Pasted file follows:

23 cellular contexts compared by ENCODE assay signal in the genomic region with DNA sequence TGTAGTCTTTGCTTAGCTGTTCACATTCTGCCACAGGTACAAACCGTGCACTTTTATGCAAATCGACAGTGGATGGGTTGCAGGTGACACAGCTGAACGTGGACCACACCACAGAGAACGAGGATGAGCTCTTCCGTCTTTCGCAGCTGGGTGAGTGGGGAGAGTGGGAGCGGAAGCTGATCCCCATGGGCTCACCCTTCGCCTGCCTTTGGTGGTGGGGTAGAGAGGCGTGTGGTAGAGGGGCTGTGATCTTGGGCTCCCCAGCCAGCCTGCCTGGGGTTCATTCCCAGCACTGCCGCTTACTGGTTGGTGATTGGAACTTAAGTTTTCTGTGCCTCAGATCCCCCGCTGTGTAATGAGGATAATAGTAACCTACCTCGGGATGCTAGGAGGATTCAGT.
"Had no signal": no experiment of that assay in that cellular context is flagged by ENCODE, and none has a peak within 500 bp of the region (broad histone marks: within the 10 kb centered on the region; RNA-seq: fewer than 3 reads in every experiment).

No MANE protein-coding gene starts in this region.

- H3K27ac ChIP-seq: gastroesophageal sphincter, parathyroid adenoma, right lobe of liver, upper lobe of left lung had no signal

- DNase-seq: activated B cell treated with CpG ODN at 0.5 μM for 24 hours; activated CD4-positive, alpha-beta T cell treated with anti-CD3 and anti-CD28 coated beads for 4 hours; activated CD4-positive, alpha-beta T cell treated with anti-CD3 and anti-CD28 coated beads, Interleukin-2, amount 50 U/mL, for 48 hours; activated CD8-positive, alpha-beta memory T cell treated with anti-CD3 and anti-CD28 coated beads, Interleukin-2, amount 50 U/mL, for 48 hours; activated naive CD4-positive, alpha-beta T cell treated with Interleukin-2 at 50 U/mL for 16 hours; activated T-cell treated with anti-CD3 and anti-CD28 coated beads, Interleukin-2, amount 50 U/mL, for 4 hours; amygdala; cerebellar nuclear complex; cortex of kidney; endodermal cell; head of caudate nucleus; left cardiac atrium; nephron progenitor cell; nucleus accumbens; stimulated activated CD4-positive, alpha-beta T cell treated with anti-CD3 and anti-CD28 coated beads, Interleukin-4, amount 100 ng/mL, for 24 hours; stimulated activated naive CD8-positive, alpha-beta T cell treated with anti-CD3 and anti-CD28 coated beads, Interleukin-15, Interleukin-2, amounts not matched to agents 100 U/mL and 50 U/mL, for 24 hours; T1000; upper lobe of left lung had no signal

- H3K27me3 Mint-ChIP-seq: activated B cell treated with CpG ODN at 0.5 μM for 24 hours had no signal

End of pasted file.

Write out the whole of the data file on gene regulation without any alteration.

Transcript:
23 cellular contexts compared by ENCODE assay signal in the genomic region with DNA sequence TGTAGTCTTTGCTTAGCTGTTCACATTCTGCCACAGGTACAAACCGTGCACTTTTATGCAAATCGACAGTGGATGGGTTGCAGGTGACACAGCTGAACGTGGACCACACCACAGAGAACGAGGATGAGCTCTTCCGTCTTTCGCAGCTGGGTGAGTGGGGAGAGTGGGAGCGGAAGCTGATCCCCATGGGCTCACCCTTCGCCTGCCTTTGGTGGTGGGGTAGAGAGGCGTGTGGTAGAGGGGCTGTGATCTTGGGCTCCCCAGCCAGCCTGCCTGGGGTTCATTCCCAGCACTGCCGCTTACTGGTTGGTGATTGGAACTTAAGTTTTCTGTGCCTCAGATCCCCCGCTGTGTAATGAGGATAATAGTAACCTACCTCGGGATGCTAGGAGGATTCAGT.
"Had no signal": no experiment of that assay in that cellular context is flagged by ENCODE, and none has a peak within 500 bp of the region (broad histone marks: within the 10 kb centered on the region; RNA-seq: fewer than 3 reads in every experiment).

No MANE protein-coding gene starts in this region.

- H3K27ac ChIP-seq: gastroesophageal sphincter, parathyroid adenoma, right lobe of liver, upper lobe of left lung had no signal

- DNase-seq: activated B cell treated with CpG ODN at 0.5 μM for 24 hours; activated CD4-positive, alpha-beta T cell treated with anti-CD3 and anti-CD28 coated beads for 4 hours; activated CD4-positive, alpha-beta T cell treated with anti-CD3 and anti-CD28 coated beads, Interleukin-2, amount 50 U/mL, for 48 hours; activated CD8-positive, alpha-beta memory T cell treated with anti-CD3 and anti-CD28 coated beads, Interleukin-2, amount 50 U/mL, for 48 hours; activated naive CD4-positive, alpha-beta T cell treated with Interleukin-2 at 50 U/mL for 16 hours; activated T-cell treated with anti-CD3 and anti-CD28 coated beads, Interleukin-2, amount 50 U/mL, for 4 hours; amygdala; cerebellar nuclear complex; cortex of kidney; endodermal cell; head of caudate nucleus; left cardiac atrium; nephron progenitor cell; nucleus accumbens; stimulated activated CD4-positive, alpha-beta T cell treated with anti-CD3 and anti-CD28 coated beads, Interleukin-4, amount 100 ng/mL, for 24 hours; stimulated activated naive CD8-positive, alpha-beta T cell treated with anti-CD3 and anti-CD28 coated beads, Interleukin-15, Interleukin-2, amounts not matched to agents 100 U/mL and 50 U/mL, for 24 hours; T1000; upper lobe of left lung had no signal

- H3K27me3 Mint-ChIP-seq: activated B cell treated with CpG ODN at 0.5 μM for 24 hours had no signal